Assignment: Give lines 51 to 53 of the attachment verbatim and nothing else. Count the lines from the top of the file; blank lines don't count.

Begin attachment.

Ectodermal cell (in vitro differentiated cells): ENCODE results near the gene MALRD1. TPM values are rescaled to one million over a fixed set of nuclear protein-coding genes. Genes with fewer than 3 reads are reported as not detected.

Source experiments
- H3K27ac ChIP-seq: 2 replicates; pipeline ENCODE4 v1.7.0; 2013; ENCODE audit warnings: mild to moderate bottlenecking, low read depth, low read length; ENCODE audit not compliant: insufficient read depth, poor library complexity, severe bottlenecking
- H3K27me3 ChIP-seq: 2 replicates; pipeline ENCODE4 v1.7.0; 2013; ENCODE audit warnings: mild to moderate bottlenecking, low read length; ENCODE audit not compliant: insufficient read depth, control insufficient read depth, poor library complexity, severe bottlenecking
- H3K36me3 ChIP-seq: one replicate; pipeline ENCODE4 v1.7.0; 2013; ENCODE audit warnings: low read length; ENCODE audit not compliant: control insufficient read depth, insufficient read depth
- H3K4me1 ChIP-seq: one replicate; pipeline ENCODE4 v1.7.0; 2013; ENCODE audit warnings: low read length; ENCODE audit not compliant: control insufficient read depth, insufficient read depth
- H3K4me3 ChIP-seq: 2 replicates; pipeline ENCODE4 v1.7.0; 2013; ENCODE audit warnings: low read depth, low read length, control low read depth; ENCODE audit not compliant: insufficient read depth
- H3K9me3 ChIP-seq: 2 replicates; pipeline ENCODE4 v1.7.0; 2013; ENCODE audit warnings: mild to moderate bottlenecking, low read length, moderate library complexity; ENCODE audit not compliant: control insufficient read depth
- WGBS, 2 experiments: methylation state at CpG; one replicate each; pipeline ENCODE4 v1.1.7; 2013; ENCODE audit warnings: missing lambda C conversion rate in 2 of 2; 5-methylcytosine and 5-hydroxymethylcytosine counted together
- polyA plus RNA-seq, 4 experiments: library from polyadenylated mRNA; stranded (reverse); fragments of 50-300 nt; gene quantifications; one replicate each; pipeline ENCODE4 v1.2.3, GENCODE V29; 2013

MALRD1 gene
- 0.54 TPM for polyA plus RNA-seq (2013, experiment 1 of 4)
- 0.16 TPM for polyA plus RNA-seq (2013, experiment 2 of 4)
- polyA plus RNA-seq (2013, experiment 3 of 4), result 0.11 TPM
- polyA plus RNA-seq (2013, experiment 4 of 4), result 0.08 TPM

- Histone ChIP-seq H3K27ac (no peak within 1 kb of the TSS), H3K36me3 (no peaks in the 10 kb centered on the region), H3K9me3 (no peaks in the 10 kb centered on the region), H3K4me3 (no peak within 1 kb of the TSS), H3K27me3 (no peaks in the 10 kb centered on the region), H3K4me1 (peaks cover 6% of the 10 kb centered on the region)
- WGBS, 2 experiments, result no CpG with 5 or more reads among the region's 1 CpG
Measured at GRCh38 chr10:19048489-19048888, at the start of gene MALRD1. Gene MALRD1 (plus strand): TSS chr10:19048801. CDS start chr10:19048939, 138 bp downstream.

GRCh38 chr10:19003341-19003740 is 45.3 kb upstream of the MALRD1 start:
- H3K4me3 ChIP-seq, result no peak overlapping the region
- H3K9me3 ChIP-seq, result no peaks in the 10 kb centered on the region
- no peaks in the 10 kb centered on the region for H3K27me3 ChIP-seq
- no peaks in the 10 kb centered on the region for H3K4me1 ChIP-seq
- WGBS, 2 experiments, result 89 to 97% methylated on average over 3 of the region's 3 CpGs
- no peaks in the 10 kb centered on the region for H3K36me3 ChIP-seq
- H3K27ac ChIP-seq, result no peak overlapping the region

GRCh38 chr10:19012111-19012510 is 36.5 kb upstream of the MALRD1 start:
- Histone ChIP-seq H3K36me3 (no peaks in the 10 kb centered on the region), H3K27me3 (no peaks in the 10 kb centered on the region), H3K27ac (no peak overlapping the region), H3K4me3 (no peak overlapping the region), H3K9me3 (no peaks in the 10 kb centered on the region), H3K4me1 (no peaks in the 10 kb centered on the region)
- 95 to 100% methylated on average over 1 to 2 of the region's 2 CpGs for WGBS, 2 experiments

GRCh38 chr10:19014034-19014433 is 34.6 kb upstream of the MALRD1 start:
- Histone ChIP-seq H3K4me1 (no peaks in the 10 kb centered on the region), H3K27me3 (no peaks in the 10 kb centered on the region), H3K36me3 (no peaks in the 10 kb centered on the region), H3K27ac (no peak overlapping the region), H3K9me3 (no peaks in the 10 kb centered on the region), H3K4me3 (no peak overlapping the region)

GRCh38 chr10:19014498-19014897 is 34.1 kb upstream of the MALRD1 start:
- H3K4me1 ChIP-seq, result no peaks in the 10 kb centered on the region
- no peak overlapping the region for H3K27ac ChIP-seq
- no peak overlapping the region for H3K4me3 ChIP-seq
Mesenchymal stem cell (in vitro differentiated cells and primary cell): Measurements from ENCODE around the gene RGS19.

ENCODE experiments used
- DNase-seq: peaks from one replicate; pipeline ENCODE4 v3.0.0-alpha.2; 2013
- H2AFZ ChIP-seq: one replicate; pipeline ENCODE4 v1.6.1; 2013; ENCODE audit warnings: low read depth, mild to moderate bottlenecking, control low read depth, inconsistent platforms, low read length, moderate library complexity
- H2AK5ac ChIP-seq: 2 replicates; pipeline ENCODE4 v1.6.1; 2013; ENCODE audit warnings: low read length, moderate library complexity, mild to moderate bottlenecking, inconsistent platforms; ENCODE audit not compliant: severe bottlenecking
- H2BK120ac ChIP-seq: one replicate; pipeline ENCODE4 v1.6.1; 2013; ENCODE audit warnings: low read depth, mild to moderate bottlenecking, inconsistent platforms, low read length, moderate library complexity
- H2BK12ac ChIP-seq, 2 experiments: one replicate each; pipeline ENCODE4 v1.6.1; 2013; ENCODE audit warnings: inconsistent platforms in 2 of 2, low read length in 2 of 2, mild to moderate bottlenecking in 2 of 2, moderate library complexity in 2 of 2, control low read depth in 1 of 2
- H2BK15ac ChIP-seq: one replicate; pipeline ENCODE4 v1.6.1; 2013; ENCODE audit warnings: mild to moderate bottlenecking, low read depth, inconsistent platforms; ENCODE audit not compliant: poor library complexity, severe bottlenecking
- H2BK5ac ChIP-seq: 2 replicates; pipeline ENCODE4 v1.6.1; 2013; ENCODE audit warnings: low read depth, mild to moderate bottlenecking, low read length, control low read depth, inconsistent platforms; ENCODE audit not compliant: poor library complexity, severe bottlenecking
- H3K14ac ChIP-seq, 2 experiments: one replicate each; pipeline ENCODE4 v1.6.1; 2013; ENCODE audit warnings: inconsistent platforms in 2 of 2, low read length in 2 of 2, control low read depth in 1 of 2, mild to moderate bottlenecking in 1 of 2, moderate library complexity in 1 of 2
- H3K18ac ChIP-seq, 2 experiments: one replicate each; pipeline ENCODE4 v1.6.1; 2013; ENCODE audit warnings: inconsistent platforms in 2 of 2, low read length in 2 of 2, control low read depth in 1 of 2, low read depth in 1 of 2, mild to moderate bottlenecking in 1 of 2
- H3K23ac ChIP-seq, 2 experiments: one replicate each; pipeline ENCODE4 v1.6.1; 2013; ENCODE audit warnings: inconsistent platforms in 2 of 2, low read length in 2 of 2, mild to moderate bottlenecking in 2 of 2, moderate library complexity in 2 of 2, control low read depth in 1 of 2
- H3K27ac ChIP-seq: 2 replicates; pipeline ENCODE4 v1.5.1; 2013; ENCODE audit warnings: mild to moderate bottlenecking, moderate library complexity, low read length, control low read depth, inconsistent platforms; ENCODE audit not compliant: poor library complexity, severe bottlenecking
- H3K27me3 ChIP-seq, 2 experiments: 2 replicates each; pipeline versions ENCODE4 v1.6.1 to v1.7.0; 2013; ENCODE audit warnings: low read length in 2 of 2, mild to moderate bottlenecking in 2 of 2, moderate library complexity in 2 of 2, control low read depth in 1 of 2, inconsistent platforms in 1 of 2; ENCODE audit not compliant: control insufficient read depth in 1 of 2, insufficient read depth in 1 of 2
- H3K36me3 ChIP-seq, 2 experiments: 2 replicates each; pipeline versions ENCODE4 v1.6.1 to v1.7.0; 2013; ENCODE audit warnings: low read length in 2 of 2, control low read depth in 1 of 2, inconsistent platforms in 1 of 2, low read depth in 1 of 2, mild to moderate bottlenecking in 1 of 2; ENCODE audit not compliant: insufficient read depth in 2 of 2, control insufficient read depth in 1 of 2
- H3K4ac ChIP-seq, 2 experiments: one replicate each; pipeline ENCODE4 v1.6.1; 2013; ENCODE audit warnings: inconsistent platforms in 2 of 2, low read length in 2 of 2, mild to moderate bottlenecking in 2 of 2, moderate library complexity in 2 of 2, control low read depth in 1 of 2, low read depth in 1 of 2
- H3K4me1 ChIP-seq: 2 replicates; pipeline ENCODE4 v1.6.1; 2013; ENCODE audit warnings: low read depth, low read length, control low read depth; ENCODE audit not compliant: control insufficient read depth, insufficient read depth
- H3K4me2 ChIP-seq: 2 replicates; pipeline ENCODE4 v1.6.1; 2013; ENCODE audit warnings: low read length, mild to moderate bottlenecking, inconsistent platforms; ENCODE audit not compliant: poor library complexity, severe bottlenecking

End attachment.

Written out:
- H3K4ac ChIP-seq, 2 experiments: one replicate each; pipeline ENCODE4 v1.6.1; 2013; ENCODE audit warnings: inconsistent platforms in 2 of 2, low read length in 2 of 2, mild to moderate bottlenecking in 2 of 2, moderate library complexity in 2 of 2, control low read depth in 1 of 2, low read depth in 1 of 2
- H3K4me1 ChIP-seq: 2 replicates; pipeline ENCODE4 v1.6.1; 2013; ENCODE audit warnings: low read depth, low read length, control low read depth; ENCODE audit not compliant: control insufficient read depth, insufficient read depth
- H3K4me2 ChIP-seq: 2 replicates; pipeline ENCODE4 v1.6.1; 2013; ENCODE audit warnings: low read length, mild to moderate bottlenecking, inconsistent platforms; ENCODE audit not compliant: poor library complexity, severe bottlenecking